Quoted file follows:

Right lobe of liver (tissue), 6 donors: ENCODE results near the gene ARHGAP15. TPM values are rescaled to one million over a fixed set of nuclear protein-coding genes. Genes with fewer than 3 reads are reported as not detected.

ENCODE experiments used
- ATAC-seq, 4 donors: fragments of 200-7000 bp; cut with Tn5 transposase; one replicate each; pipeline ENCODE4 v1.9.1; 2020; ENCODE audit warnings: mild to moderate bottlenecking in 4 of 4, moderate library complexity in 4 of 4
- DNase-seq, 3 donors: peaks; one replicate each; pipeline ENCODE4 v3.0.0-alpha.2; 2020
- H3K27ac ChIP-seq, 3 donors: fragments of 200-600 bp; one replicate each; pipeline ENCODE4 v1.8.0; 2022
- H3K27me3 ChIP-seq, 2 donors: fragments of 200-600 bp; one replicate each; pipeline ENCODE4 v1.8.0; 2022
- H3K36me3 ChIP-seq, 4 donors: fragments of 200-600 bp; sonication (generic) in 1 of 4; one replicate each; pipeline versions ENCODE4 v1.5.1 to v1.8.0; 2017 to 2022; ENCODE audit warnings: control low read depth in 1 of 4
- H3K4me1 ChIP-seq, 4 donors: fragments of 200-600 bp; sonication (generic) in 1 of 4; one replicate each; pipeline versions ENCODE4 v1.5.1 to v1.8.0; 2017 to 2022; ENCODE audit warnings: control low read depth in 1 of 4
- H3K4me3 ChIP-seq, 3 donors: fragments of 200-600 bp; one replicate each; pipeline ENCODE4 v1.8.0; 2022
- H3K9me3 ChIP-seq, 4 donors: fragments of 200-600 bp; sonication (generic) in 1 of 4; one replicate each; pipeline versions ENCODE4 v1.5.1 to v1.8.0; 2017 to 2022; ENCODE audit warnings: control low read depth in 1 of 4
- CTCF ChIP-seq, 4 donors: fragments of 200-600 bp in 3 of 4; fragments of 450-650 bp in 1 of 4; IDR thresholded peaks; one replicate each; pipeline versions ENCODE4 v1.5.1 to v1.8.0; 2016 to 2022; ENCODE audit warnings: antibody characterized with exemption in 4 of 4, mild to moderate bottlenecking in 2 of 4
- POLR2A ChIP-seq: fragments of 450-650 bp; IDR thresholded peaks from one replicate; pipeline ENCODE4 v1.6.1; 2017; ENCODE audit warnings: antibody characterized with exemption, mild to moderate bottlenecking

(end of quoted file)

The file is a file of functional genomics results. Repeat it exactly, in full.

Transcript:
Right lobe of liver (tissue), 6 donors: ENCODE results near the gene ARHGAP15. TPM values are rescaled to one million over a fixed set of nuclear protein-coding genes. Genes with fewer than 3 reads are reported as not detected.

ENCODE experiments used
- ATAC-seq, 4 donors: fragments of 200-7000 bp; cut with Tn5 transposase; one replicate each; pipeline ENCODE4 v1.9.1; 2020; ENCODE audit warnings: mild to moderate bottlenecking in 4 of 4, moderate library complexity in 4 of 4
- DNase-seq, 3 donors: peaks; one replicate each; pipeline ENCODE4 v3.0.0-alpha.2; 2020
- H3K27ac ChIP-seq, 3 donors: fragments of 200-600 bp; one replicate each; pipeline ENCODE4 v1.8.0; 2022
- H3K27me3 ChIP-seq, 2 donors: fragments of 200-600 bp; one replicate each; pipeline ENCODE4 v1.8.0; 2022
- H3K36me3 ChIP-seq, 4 donors: fragments of 200-600 bp; sonication (generic) in 1 of 4; one replicate each; pipeline versions ENCODE4 v1.5.1 to v1.8.0; 2017 to 2022; ENCODE audit warnings: control low read depth in 1 of 4
- H3K4me1 ChIP-seq, 4 donors: fragments of 200-600 bp; sonication (generic) in 1 of 4; one replicate each; pipeline versions ENCODE4 v1.5.1 to v1.8.0; 2017 to 2022; ENCODE audit warnings: control low read depth in 1 of 4
- H3K4me3 ChIP-seq, 3 donors: fragments of 200-600 bp; one replicate each; pipeline ENCODE4 v1.8.0; 2022
- H3K9me3 ChIP-seq, 4 donors: fragments of 200-600 bp; sonication (generic) in 1 of 4; one replicate each; pipeline versions ENCODE4 v1.5.1 to v1.8.0; 2017 to 2022; ENCODE audit warnings: control low read depth in 1 of 4
- CTCF ChIP-seq, 4 donors: fragments of 200-600 bp in 3 of 4; fragments of 450-650 bp in 1 of 4; IDR thresholded peaks; one replicate each; pipeline versions ENCODE4 v1.5.1 to v1.8.0; 2016 to 2022; ENCODE audit warnings: antibody characterized with exemption in 4 of 4, mild to moderate bottlenecking in 2 of 4
- POLR2A ChIP-seq: fragments of 450-650 bp; IDR thresholded peaks from one replicate; pipeline ENCODE4 v1.6.1; 2017; ENCODE audit warnings: antibody characterized with exemption, mild to moderate bottlenecking